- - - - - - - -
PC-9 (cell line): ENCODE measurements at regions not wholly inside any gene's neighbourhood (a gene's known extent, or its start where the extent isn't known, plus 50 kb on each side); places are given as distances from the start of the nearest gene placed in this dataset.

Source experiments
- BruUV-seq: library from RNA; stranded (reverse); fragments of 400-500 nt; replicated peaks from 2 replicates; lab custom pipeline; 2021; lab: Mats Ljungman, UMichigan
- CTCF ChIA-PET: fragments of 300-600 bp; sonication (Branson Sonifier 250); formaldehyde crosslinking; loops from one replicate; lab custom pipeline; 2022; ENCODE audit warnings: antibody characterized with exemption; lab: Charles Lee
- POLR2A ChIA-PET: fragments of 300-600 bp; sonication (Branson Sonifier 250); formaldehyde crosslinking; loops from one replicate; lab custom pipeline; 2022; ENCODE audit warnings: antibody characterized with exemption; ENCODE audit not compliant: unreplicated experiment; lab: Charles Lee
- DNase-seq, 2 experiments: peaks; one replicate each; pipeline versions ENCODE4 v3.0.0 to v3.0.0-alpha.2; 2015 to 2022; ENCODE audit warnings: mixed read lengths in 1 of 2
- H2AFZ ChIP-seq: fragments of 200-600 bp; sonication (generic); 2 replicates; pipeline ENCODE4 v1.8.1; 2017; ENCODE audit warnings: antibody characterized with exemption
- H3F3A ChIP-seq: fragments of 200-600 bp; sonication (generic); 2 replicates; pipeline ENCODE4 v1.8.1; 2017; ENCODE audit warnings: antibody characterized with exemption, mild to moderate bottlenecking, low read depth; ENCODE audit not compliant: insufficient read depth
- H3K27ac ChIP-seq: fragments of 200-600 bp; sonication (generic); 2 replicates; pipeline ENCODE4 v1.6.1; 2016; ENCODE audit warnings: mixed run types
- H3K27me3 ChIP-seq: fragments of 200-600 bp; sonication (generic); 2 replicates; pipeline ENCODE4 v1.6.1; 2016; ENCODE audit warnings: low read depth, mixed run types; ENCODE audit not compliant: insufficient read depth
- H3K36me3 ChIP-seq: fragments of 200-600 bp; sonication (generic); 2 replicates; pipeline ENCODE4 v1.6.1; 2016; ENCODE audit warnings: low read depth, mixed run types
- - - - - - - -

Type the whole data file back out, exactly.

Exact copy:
PC-9 (cell line): ENCODE measurements at regions not wholly inside any gene's neighbourhood (a gene's known extent, or its start where the extent isn't known, plus 50 kb on each side); places are given as distances from the start of the nearest gene placed in this dataset.

Source experiments
- BruUV-seq: library from RNA; stranded (reverse); fragments of 400-500 nt; replicated peaks from 2 replicates; lab custom pipeline; 2021; lab: Mats Ljungman, UMichigan
- CTCF ChIA-PET: fragments of 300-600 bp; sonication (Branson Sonifier 250); formaldehyde crosslinking; loops from one replicate; lab custom pipeline; 2022; ENCODE audit warnings: antibody characterized with exemption; lab: Charles Lee
- POLR2A ChIA-PET: fragments of 300-600 bp; sonication (Branson Sonifier 250); formaldehyde crosslinking; loops from one replicate; lab custom pipeline; 2022; ENCODE audit warnings: antibody characterized with exemption; ENCODE audit not compliant: unreplicated experiment; lab: Charles Lee
- DNase-seq, 2 experiments: peaks; one replicate each; pipeline versions ENCODE4 v3.0.0 to v3.0.0-alpha.2; 2015 to 2022; ENCODE audit warnings: mixed read lengths in 1 of 2
- H2AFZ ChIP-seq: fragments of 200-600 bp; sonication (generic); 2 replicates; pipeline ENCODE4 v1.8.1; 2017; ENCODE audit warnings: antibody characterized with exemption
- H3F3A ChIP-seq: fragments of 200-600 bp; sonication (generic); 2 replicates; pipeline ENCODE4 v1.8.1; 2017; ENCODE audit warnings: antibody characterized with exemption, mild to moderate bottlenecking, low read depth; ENCODE audit not compliant: insufficient read depth
- H3K27ac ChIP-seq: fragments of 200-600 bp; sonication (generic); 2 replicates; pipeline ENCODE4 v1.6.1; 2016; ENCODE audit warnings: mixed run types
- H3K27me3 ChIP-seq: fragments of 200-600 bp; sonication (generic); 2 replicates; pipeline ENCODE4 v1.6.1; 2016; ENCODE audit warnings: low read depth, mixed run types; ENCODE audit not compliant: insufficient read depth
- H3K36me3 ChIP-seq: fragments of 200-600 bp; sonication (generic); 2 replicates; pipeline ENCODE4 v1.6.1; 2016; ENCODE audit warnings: low read depth, mixed run types